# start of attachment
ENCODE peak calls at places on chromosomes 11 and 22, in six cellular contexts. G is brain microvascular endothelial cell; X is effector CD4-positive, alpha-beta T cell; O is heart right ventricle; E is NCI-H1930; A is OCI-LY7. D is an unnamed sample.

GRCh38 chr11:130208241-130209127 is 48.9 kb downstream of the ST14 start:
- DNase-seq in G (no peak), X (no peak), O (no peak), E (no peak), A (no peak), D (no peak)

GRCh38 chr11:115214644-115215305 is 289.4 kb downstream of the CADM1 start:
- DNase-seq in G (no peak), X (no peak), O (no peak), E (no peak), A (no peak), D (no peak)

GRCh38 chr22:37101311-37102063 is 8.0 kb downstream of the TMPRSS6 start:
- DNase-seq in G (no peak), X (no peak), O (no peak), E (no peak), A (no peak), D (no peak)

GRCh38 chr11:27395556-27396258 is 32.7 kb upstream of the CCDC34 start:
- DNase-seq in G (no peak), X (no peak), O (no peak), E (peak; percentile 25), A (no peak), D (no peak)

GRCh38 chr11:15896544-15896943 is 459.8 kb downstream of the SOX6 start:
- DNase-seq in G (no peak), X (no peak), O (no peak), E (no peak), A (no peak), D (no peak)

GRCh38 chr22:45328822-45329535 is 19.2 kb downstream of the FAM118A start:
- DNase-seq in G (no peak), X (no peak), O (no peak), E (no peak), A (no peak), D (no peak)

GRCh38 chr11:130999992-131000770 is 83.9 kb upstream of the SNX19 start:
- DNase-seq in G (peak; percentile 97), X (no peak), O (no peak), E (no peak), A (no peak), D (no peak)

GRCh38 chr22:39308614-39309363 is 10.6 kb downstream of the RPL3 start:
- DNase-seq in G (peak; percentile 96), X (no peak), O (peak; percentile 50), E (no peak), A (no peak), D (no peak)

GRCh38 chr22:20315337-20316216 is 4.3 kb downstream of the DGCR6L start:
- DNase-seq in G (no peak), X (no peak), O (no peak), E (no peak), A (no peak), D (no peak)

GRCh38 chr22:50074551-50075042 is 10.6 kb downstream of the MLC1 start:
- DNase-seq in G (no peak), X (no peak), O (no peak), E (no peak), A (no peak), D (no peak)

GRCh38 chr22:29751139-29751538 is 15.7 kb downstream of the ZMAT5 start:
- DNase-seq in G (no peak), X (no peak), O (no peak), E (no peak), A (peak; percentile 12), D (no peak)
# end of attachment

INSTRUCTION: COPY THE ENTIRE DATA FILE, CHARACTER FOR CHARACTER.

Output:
ENCODE peak calls at places on chromosomes 11 and 22, in six cellular contexts. G is brain microvascular endothelial cell; X is effector CD4-positive, alpha-beta T cell; O is heart right ventricle; E is NCI-H1930; A is OCI-LY7. D is an unnamed sample.

GRCh38 chr11:130208241-130209127 is 48.9 kb downstream of the ST14 start:
- DNase-seq in G (no peak), X (no peak), O (no peak), E (no peak), A (no peak), D (no peak)

GRCh38 chr11:115214644-115215305 is 289.4 kb downstream of the CADM1 start:
- DNase-seq in G (no peak), X (no peak), O (no peak), E (no peak), A (no peak), D (no peak)

GRCh38 chr22:37101311-37102063 is 8.0 kb downstream of the TMPRSS6 start:
- DNase-seq in G (no peak), X (no peak), O (no peak), E (no peak), A (no peak), D (no peak)

GRCh38 chr11:27395556-27396258 is 32.7 kb upstream of the CCDC34 start:
- DNase-seq in G (no peak), X (no peak), O (no peak), E (peak; percentile 25), A (no peak), D (no peak)

GRCh38 chr11:15896544-15896943 is 459.8 kb downstream of the SOX6 start:
- DNase-seq in G (no peak), X (no peak), O (no peak), E (no peak), A (no peak), D (no peak)

GRCh38 chr22:45328822-45329535 is 19.2 kb downstream of the FAM118A start:
- DNase-seq in G (no peak), X (no peak), O (no peak), E (no peak), A (no peak), D (no peak)

GRCh38 chr11:130999992-131000770 is 83.9 kb upstream of the SNX19 start:
- DNase-seq in G (peak; percentile 97), X (no peak), O (no peak), E (no peak), A (no peak), D (no peak)

GRCh38 chr22:39308614-39309363 is 10.6 kb downstream of the RPL3 start:
- DNase-seq in G (peak; percentile 96), X (no peak), O (peak; percentile 50), E (no peak), A (no peak), D (no peak)

GRCh38 chr22:20315337-20316216 is 4.3 kb downstream of the DGCR6L start:
- DNase-seq in G (no peak), X (no peak), O (no peak), E (no peak), A (no peak), D (no peak)

GRCh38 chr22:50074551-50075042 is 10.6 kb downstream of the MLC1 start:
- DNase-seq in G (no peak), X (no peak), O (no peak), E (no peak), A (no peak), D (no peak)

GRCh38 chr22:29751139-29751538 is 15.7 kb downstream of the ZMAT5 start:
- DNase-seq in G (no peak), X (no peak), O (no peak), E (no peak), A (peak; percentile 12), D (no peak)